In the world of entrepreneurship, the concept of “disruption” has taken over. It’s a term that’s been used to a near annoyance. These days, nothing seems to escape its grasp. Uber has upended the taxi business. Tinder has forever altered the way we date. Airbnb has transformed the way we vacation. And now, a newly published white paper charges law schools to do some disrupting of their own—before someone else does it for them.
“Disrupters usually start on the fringe of the market and then they catch the incumbents unaware, serving their existing clients,” Michelle Pistone, a professor at the Villanova University School of Law and co-author of Disrupting Law School , explains on a phone call with Tipping the Scales. “By the time they see the disrupter, it’s often too late. If the legal academy, doesn’t do the disrupting, something else will.”
FRINGE PLAYERS TAKING A MARKET HOLD
Indeed, the vulnerability of the legal education is no secret. Since the Great Recession, applications and enrollment at law schools have been in free-fall. And it’s largely because of the disruptive innovations from technology and business model innovations taking place. Entities like LegalZoom and Rocket Lawyer are cutting time spent on cases by attorneys at Big Law firms, leading to those firms to not need as many staffed lawyers. The newfangled “do-it-yourself” services are also allowing people to do their own lawyering.
In the report, Pistone and co-author Michael Horn of the Clayton Christensen Institute–a research organization looking at disruptive innovations–liken the upstarts to Amazon, which was also once a fringe player. In 1995, the report says, when Amazon.com was launched, Borders Group went public with its book selling chain, Borders. In 1997, Borders stock soared to an all-time high. By 2001, Borders went as far to outsource its online book sales to Amazon, which of course, ended up being a behemoth mistake that led to bankruptcy in 2011.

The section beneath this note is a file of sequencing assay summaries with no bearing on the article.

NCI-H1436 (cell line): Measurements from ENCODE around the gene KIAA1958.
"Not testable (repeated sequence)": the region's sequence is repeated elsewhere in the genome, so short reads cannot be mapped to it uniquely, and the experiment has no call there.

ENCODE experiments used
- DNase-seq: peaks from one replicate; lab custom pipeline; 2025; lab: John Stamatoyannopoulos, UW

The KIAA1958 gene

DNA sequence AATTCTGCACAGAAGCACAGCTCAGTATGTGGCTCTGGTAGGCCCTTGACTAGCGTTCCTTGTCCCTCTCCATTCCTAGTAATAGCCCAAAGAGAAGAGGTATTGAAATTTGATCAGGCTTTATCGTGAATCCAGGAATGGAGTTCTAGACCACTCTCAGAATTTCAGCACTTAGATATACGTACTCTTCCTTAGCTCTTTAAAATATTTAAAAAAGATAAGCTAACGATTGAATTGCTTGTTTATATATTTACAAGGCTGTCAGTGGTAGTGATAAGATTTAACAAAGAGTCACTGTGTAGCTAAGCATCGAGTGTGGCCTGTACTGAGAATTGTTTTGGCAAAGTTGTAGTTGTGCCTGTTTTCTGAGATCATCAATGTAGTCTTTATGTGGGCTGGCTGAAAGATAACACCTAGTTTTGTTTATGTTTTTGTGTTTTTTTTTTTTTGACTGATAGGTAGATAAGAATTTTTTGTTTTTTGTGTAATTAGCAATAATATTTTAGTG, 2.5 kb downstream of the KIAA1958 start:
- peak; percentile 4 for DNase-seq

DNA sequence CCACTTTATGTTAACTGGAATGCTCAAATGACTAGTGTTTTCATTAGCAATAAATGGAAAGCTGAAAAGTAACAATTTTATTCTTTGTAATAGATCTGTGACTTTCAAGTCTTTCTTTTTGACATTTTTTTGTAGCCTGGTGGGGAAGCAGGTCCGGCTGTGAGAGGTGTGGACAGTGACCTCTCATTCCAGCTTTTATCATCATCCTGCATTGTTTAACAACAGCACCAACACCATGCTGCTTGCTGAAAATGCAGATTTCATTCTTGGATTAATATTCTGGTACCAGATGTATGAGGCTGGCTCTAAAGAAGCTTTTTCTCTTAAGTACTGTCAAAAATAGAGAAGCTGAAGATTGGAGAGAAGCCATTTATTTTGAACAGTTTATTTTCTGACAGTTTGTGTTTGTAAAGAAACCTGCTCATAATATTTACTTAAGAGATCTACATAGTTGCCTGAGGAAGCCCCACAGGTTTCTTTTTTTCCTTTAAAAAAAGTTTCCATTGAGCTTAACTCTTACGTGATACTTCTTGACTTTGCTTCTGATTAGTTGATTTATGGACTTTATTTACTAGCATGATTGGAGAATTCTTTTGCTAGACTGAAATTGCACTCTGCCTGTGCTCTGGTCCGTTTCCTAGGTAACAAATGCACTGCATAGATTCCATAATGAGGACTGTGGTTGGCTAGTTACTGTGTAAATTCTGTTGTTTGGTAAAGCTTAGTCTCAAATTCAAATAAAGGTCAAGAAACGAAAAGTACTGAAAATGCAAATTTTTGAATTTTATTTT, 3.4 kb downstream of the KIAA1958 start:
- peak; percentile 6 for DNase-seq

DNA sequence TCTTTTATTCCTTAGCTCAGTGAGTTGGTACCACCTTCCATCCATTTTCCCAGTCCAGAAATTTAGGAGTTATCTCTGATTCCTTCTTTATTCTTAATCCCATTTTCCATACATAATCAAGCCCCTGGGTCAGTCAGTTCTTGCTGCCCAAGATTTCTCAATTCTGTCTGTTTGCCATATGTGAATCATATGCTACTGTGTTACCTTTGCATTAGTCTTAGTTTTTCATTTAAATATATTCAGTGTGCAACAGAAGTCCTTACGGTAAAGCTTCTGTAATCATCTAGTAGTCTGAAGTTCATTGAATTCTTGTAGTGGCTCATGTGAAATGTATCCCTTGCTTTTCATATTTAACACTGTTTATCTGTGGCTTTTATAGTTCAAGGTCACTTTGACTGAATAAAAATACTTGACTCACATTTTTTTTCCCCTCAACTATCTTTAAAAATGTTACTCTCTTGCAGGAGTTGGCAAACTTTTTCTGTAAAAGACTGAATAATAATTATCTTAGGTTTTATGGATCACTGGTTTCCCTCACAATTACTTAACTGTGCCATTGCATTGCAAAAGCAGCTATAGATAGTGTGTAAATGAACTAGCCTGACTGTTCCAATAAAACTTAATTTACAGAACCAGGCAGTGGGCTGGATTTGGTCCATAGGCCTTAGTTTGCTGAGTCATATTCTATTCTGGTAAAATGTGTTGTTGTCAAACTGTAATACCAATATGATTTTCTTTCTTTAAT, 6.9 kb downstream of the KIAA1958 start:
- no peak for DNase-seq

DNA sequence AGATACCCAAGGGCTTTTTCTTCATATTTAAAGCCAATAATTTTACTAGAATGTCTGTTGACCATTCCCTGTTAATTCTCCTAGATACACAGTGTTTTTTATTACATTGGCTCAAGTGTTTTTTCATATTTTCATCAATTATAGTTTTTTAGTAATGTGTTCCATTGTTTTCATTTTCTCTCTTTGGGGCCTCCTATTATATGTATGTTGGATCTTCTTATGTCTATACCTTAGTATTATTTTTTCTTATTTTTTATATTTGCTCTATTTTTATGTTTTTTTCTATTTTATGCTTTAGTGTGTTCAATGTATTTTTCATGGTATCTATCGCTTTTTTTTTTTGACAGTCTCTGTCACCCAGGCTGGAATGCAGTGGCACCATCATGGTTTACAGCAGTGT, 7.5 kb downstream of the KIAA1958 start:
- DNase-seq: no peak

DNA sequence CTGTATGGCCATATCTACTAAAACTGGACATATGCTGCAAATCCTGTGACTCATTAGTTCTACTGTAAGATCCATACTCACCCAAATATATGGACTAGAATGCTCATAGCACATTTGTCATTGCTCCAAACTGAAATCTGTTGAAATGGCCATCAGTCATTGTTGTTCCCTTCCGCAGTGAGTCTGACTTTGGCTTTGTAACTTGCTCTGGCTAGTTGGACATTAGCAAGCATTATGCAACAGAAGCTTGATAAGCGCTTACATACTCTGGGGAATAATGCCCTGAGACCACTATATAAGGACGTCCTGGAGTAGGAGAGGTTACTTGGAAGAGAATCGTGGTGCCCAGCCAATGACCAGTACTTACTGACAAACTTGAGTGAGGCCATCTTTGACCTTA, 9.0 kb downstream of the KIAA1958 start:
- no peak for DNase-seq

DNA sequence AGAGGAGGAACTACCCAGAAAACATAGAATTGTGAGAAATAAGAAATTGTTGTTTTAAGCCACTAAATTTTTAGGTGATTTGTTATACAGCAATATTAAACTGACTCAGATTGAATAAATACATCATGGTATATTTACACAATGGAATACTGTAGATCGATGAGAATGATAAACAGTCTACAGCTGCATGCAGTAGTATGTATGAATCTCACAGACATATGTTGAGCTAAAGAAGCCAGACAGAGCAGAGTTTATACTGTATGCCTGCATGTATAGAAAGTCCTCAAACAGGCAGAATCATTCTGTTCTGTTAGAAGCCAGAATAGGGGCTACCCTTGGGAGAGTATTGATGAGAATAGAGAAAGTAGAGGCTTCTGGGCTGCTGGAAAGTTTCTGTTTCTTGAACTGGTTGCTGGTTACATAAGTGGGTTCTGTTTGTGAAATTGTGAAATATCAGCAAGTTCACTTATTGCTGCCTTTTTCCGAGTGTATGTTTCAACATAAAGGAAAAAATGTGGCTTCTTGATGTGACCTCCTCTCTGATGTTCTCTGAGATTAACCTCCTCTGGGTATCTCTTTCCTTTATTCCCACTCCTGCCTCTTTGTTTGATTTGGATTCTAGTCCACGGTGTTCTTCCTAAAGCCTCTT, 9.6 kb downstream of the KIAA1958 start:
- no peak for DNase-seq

Horn and Pistone see some eerie similarities in the unwillingness of law schools to change with the times. “Facing dramatic declines in enrollment, revenue, and student quality at the same time that their cost structure continues to rise and public support has waned, law schools are in crisis,” the report asserts. “A key driver of the crisis is shrinking employment opportunities for recent graduates, which stem in part from the disruption of the traditional business model for the provision of legal services.”
A MARKET POISED AND VULNERABLE TO DISRUPTION
According to the report, the legal market and legal education are vulnerable to disruptions stemming from technology and business model innovations in at least three ways. First, the technology and business model innovations are making legal services more standardized and commoditized. Next, technologies are freeing lawyers to boost productivity—enabling firms to accomplish more with less lawyers. Third, attorneys are losing their monopoly on legal services.
The potential disruptive innovation of the likes of LegalZoom or Rocket Lawyer fit the bill. For a product or service to be disruptive, it first has to be attractive to “nonconsumers” or “people for whom the alternative is nothing,” the report reads. Even if the service is lower quality than what’s already in the market, it can capture a smidgen of the market that would otherwise not exist. Then, the service or product can improve, eventually becoming a bona fide competitor, which is dangerous for the established players, believes Piston.